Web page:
NL Minister pledges fast-track reporting system to combat match-fixing

| By Daniel O'Boyle
Dutch Minister for Legal Protection Sander Dekker has moved to allay concerns that the country’s Money Laundering Act will make it harder for sporting governing bodies to fight match fixing.

In the wake of MPs querying the impact of confidentiality protocols included in the legislation, Dekker has introduced a new fast-track reporting system. This is designed to ensure suspicious activity alerts are flagged with relevant sporting bodies as soon as possible.

The questions were raised by MPs Anne Kuik, Kees van der Staaij, Rudmer Heerema, Mirjam Bikker, Michiel van Nispen, Paul Van der Laan and Sidney Smeets, who has since resigned, in the wake of an article in the Dutch press.

This claimed the Money Laundering Act, which will come into force this year, would efforts to fight match-fixing.

Under the Act, all details relating to suspected money laundering must be reported to the country’s Financial Intelligence Unit (FIU) and otherwise not shared with anyone else. As match-fixing may involve laundered money, or form a part of a money-laundering scheme, this may include reports of match-fixing.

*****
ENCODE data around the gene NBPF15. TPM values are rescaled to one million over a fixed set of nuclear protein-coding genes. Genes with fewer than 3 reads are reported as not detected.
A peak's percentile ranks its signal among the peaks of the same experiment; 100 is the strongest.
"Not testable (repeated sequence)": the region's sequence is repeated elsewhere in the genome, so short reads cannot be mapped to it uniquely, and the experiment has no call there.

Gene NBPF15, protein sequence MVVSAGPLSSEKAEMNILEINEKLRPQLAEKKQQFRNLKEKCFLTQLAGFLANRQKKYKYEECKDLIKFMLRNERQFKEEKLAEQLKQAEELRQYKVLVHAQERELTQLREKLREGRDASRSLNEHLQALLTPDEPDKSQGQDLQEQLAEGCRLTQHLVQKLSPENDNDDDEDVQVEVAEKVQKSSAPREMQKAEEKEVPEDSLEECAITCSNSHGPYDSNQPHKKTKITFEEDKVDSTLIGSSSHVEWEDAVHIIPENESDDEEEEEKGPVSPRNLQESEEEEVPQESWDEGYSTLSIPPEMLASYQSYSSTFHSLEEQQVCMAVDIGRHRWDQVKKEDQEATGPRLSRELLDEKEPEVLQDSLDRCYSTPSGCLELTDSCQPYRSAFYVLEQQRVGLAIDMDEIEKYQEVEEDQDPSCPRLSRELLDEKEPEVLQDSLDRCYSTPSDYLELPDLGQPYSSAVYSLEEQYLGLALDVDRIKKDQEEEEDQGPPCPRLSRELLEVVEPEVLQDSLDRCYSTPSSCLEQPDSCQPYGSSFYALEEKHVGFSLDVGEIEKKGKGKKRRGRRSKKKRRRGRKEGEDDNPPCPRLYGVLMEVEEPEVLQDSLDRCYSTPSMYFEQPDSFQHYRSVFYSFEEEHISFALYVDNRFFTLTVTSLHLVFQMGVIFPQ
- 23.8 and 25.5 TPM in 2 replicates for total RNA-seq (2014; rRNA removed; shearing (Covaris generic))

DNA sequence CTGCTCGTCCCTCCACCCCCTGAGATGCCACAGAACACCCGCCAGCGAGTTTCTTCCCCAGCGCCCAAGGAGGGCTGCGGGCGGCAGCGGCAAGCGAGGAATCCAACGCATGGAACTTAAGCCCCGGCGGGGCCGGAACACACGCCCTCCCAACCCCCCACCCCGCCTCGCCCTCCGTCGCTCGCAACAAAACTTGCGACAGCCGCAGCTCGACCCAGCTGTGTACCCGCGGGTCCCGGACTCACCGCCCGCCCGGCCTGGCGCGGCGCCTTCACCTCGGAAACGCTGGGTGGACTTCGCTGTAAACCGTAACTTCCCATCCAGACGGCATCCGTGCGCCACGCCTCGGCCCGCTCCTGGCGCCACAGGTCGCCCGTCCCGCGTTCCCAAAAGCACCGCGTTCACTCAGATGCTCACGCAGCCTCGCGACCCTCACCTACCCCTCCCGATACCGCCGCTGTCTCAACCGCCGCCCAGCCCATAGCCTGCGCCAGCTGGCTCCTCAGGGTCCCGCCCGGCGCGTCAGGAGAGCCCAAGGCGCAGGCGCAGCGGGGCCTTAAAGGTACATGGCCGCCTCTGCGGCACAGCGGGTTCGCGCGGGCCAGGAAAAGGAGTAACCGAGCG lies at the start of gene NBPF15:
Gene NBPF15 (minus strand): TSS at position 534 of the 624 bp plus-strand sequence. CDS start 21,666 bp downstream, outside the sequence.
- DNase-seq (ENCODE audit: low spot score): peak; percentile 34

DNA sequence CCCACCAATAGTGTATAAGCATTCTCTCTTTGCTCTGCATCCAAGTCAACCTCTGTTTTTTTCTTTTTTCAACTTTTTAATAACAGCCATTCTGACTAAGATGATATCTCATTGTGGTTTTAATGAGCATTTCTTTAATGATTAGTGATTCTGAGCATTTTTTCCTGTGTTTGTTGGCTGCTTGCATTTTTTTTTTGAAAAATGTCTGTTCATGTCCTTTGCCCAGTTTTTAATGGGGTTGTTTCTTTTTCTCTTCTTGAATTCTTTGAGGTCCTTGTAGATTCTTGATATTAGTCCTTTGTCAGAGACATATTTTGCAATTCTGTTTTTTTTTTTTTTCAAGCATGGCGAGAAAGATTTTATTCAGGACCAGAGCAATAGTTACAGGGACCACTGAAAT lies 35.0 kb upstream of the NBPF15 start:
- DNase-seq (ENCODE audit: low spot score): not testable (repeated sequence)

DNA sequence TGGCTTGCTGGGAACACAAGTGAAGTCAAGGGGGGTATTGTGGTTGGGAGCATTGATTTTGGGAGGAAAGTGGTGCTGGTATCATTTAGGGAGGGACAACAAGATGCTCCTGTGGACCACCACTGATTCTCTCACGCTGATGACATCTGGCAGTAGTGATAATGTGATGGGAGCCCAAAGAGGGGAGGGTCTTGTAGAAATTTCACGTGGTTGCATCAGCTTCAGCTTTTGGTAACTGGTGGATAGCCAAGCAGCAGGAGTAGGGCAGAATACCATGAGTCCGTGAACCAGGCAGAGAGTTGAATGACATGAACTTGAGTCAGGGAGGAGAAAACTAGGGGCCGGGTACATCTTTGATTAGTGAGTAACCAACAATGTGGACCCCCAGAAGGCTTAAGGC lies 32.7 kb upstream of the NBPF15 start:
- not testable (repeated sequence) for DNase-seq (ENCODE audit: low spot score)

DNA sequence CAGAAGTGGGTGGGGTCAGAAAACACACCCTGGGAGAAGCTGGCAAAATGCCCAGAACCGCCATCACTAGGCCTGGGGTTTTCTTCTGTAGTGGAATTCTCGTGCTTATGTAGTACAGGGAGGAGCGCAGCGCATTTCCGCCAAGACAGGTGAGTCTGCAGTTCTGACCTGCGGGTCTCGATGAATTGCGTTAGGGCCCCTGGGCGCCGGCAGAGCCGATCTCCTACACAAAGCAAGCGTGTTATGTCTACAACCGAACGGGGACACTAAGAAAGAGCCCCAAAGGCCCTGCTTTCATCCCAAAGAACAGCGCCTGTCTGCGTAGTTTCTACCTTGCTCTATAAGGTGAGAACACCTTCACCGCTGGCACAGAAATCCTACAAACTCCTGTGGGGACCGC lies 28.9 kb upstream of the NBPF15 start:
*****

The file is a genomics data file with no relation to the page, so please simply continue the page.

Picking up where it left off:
However, in his responses, Dekker said this section of the Money Laundering Act would only be triggered in certain specific situations. Suspicious odds movements may still be reported to governing bodies, as would reports of match-fixing for non-betting purposes.

However, he said, the laws may present an issue for reports of betting activity by participants in sporting events.

As a result, the Dutch government held a meeting with sporting federations, at which it was agreed that the fast-track system would be set up, in order to allow potentially suspicious activity to reach these bodies as soon as possible.

Under the system, the FIU would mark any reports of match fixing as such, so that they could then also be sent to the relevant sporting governing body.

An upcoming strategic consultation on match-fixing will outline the fast-track system further.

Dekker also pointed out that a large amount of match-fixing for betting purposes may still go undetected, as it often occurs in unregulated markets in regions such as Asia.

Online sports betting is set to become legal in the Netherlands on 1 October, after the country’s Remote Gambling Act came into force on 1 April of this year, after a series of delays.

As of mid-April, regulator de Kansspelautoriteit (KSA) said that 28 operators had applied for licences.

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